• Chris Sherwood, Negative Emissions Platform: “The Negative Emissions Platform is pleased to see the EU leading the way, but if it is to achieve its goals it will need to be clearer and more ambitious about setting out a roadmap for the financing and deployment of a broad portfolio of carbon removals. Every EU Member State can find its CDR sweet spot.”
  • Jane Flegal, Stripe Climate: “The science is clear: reaching our climate goals means dramatically reducing emissions and removing huge amounts of CO2 from the atmosphere. Setting separate and independent targets ensures we’re grabbing the bull by both horns. Importantly, it sends a strong demand signal to the carbon removal industry to start building.”

The European Union is likely to make a historic stride in the global fight against climate change as it reveals its highly anticipated 2040 Climate Targets and Industrial Carbon Management Strategy tomorrow. With the ambitious objective of establishing the EU as the first climate-neutral continent by 2050, these legislative initiatives carry significant implications for both the region and the world.

The spotlight is squarely on carbon removal methods to address the challenge of anthropogenic emissions, with a clear emphasis on the necessity of diverse technical solutions.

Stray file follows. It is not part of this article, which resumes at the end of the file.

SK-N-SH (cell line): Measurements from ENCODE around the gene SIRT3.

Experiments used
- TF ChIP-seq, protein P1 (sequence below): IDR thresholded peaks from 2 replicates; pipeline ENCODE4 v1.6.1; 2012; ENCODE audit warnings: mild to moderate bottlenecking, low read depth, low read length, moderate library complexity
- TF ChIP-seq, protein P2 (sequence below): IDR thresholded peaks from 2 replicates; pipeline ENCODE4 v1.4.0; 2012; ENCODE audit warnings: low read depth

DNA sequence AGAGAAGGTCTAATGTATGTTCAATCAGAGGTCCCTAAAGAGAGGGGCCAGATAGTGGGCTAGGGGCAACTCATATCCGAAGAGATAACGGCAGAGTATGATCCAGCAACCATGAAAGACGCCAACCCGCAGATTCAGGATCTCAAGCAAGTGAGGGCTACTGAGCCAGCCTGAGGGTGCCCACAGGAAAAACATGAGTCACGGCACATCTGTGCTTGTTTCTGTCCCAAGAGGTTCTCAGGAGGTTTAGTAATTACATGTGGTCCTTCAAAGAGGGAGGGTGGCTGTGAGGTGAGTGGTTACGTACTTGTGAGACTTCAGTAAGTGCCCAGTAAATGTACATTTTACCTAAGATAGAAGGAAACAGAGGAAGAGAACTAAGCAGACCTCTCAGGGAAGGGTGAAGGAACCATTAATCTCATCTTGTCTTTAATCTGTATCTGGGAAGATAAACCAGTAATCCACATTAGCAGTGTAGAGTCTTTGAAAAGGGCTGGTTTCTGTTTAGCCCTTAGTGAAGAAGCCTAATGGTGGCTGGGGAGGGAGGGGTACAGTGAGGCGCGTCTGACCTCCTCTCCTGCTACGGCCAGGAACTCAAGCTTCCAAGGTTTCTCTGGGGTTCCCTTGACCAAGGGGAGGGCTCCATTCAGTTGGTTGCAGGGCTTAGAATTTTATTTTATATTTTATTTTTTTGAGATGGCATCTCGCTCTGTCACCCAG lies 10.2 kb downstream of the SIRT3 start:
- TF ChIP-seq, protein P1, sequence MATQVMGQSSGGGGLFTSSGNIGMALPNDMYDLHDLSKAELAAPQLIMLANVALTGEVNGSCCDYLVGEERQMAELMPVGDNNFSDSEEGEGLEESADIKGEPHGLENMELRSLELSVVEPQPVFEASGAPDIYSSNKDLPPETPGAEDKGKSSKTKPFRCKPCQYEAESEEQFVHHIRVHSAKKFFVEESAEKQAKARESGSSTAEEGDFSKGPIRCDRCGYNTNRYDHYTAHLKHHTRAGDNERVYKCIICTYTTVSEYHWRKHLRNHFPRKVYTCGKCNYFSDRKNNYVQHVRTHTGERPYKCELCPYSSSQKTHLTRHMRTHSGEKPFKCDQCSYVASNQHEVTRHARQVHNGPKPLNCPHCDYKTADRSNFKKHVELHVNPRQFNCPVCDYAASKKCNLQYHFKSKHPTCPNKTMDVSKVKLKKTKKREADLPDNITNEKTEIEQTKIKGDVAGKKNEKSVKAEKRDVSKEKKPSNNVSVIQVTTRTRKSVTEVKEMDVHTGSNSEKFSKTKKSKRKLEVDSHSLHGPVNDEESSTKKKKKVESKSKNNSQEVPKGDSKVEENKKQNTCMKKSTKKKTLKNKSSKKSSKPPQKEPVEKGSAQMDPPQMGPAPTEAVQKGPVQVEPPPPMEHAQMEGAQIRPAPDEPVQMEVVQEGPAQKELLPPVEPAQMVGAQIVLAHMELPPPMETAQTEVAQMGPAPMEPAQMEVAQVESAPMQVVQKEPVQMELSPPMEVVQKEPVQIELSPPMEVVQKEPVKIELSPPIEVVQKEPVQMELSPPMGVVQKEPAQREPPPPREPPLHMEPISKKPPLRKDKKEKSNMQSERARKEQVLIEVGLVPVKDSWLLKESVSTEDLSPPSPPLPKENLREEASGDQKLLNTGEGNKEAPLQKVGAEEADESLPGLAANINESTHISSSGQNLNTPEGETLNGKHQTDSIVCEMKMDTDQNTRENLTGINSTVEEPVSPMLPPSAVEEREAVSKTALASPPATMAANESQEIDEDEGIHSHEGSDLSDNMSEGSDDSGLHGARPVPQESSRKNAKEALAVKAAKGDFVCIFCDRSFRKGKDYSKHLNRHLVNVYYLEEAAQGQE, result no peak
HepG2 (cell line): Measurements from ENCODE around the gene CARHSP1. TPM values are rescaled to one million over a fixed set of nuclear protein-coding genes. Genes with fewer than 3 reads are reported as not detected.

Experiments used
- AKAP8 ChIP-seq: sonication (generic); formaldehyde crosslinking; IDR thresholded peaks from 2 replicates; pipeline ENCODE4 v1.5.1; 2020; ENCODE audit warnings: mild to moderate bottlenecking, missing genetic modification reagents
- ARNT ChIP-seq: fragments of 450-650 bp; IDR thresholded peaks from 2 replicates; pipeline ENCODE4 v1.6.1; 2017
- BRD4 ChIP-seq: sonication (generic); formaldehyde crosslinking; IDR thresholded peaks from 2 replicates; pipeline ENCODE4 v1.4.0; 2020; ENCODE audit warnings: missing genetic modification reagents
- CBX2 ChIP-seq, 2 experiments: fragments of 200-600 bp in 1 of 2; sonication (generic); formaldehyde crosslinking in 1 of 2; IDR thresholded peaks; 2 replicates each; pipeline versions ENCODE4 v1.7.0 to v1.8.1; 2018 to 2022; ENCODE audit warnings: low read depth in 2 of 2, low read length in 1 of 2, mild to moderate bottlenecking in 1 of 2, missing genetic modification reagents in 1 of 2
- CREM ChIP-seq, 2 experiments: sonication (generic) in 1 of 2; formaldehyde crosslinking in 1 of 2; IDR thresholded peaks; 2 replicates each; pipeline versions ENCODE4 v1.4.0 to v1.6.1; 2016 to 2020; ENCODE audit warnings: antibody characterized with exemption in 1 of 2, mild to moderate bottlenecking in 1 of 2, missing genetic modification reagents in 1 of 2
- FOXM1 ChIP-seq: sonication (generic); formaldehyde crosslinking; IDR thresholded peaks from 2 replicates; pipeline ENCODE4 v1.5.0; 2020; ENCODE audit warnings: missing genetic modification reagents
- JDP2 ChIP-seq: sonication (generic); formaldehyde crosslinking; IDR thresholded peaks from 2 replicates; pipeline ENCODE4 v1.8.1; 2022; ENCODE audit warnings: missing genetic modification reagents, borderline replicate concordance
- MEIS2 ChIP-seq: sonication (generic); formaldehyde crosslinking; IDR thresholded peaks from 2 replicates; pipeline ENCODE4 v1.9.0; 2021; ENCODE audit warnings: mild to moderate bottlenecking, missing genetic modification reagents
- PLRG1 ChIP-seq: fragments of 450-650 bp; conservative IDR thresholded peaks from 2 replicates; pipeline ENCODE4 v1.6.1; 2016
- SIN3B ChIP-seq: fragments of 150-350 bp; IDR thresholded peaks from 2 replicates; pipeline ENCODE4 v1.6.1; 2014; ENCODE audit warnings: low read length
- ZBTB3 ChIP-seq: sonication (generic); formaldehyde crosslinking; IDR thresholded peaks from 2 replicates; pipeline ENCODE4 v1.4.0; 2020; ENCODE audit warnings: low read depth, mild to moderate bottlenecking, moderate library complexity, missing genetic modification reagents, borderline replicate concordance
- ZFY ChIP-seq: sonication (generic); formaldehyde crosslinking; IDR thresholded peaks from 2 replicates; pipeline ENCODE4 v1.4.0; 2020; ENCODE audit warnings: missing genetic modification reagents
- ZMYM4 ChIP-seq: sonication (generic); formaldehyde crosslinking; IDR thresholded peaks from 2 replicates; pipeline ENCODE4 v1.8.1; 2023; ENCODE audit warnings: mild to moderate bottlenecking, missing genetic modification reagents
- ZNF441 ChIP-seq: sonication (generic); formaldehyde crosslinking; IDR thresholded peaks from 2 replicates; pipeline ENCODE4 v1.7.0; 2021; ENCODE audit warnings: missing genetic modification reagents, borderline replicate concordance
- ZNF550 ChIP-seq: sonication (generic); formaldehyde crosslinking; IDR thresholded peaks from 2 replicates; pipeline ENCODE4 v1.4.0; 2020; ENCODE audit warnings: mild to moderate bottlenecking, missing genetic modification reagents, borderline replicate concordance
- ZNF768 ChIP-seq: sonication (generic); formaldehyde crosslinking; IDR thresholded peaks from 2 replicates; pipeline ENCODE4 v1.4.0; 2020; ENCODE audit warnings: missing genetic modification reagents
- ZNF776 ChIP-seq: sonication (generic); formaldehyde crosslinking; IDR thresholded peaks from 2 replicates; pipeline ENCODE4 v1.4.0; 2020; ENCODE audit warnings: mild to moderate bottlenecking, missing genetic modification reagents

While the strategies hold the promise of substantial progress in climate action, uncertainties persist, notably concerning the integration of the Carbon Removal Certificate Framework (CRCF), the delineation between carbon removals and storage and the need for embracing a portfolio of carbon removal technological solutions.

Interview opportunities:

Representatives from Carbon Technology Foundation as well  as others  quoted, are available for interviews to provide expert perspectives on the implications and significance of the 2040 Climate Targets, the Industrial Carbon Management Strategy and the Carbon Removals Certification Framework as well as on the importance of carbon removals for meeting climate goals.

Contact details of quoted representatives (email and phone number):

  1. Jan Minx, Mercator Research Institute on Global Commons and Climate Change

Email: minx@mcc-berlin.net

  1. Rodica Avornic, Carbon Gap

Email: rodica@carbongap.org

  1. Chris Sherwood, Negative Emissions Platform

Email: chris.sherwood@negative-emissions.org

  1. Dave Hillyard, Carbon Technology Research Foundation

Email d.hillyard@ctrfoundation.com

Contact Information

For media inquiries and interview requests, please contact:

Philippa Mina, Communications and Impact Manager, p.mina@ctrfoundation.com 07967712689